Author(s): Tam PK, Sprigg A, Cudmore RE, Cook RC, Carty H
Abstract Share this page
Abstract This study evaluates the safety, efficacy, and technical problems of the new technique of endoscopy-guided balloon dilation (EGBD) in the treatment of strictures of the esophagus and its replacement. Between 1986 and 1990, the authors treated 33 children (aged 3 weeks to 20 years) with EGBD; 18 had esophageal strictures (primary esophageal atresia repair, 13; reflux esophagitis, 5), 13 had anastomotic strictures after esophageal replacement (colon, 12; stomach, 1), and 2 had caustic strictures. The majority (23 of 33) had previously failed to respond to conventional bouginage (mean, 11.2 sessions; range, 1 to 32 sessions). EGBD was performed using flexible endoscopy and flouroscopic screening under general anesthesia. Endoscopy identified and resolved the errors or uncertainties of preoperative contrast studies in 7 patients, 5 of whom had colon interposition. EGBD was achieved in all 31 patients with esophageal or replacement strictures; the mean number of EGDB procedures per patient was 2.1 (range 1 to 7). Symptomatic relief was excellent in 24 and moderate in 7 patients. Both patients with caustic strictures had esophageal perforation from EGBD (excessive inflation, 1; false passage of guide wire, 1). Patients who had experienced both conventional bouginage and EGBD noticed less pain with EGBD and resumed eating sooner. The authors conclude that EGBD is safe and effective for treating esophageal and replacement strictures but not caustic strictures.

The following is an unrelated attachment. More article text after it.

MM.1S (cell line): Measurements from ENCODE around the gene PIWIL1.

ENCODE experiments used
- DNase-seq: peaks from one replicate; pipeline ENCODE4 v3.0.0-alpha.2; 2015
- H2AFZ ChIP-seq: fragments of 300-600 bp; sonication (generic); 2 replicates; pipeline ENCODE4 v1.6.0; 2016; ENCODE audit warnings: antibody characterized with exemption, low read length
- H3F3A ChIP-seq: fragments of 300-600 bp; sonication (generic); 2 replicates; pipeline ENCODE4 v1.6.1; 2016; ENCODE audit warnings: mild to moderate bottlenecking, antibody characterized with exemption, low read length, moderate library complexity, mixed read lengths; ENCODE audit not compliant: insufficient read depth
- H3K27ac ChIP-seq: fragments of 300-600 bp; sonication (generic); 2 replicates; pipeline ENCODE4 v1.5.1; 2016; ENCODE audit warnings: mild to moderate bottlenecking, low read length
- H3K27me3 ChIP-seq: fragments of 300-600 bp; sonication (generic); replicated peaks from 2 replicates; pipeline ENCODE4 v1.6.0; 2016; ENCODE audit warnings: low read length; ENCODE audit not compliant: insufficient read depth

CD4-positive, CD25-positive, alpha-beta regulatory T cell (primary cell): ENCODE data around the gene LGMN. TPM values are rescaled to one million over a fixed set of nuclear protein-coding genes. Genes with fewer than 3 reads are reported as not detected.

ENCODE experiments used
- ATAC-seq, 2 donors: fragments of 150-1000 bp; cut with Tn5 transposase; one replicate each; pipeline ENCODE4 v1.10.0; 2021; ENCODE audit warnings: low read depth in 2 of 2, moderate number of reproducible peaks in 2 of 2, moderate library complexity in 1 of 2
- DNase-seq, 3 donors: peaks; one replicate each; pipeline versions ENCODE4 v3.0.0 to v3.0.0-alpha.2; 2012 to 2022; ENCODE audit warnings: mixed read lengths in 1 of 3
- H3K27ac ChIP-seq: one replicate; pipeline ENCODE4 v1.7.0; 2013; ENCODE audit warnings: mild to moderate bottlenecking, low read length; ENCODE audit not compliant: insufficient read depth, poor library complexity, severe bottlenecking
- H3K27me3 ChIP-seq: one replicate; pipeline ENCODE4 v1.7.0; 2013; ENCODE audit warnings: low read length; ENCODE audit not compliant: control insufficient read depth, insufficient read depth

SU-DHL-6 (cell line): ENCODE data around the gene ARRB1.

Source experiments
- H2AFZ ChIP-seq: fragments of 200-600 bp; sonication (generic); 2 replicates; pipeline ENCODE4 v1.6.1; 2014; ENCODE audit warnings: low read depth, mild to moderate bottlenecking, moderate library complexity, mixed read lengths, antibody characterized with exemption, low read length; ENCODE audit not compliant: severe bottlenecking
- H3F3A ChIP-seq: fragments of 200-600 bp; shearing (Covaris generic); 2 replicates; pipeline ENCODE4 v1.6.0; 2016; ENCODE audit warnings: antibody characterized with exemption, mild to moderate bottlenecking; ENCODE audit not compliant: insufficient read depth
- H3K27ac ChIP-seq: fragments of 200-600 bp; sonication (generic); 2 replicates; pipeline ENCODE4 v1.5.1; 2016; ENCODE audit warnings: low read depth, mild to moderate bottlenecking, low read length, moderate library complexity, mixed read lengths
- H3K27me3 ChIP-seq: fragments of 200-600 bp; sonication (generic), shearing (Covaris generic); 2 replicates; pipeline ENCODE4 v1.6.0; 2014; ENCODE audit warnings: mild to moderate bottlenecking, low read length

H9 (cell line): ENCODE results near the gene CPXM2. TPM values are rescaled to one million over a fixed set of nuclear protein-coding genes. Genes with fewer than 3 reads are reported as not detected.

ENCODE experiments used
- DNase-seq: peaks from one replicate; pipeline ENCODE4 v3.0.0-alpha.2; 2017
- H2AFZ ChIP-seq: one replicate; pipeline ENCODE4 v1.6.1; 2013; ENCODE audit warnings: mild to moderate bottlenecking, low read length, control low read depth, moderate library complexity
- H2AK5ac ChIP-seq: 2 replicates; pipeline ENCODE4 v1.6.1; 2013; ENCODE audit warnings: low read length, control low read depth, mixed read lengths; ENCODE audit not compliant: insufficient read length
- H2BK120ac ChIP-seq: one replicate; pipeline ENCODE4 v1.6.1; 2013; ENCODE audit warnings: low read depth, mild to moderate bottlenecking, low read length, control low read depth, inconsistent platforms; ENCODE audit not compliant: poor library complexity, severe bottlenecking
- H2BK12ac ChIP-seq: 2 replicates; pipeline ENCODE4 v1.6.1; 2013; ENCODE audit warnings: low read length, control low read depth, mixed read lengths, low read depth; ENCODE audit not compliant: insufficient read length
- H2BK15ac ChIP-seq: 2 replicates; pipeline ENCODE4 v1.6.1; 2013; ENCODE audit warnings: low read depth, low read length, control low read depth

This article was published in J Pediatr Surg
and referenced in Journal of Gastrointestinal & Digestive System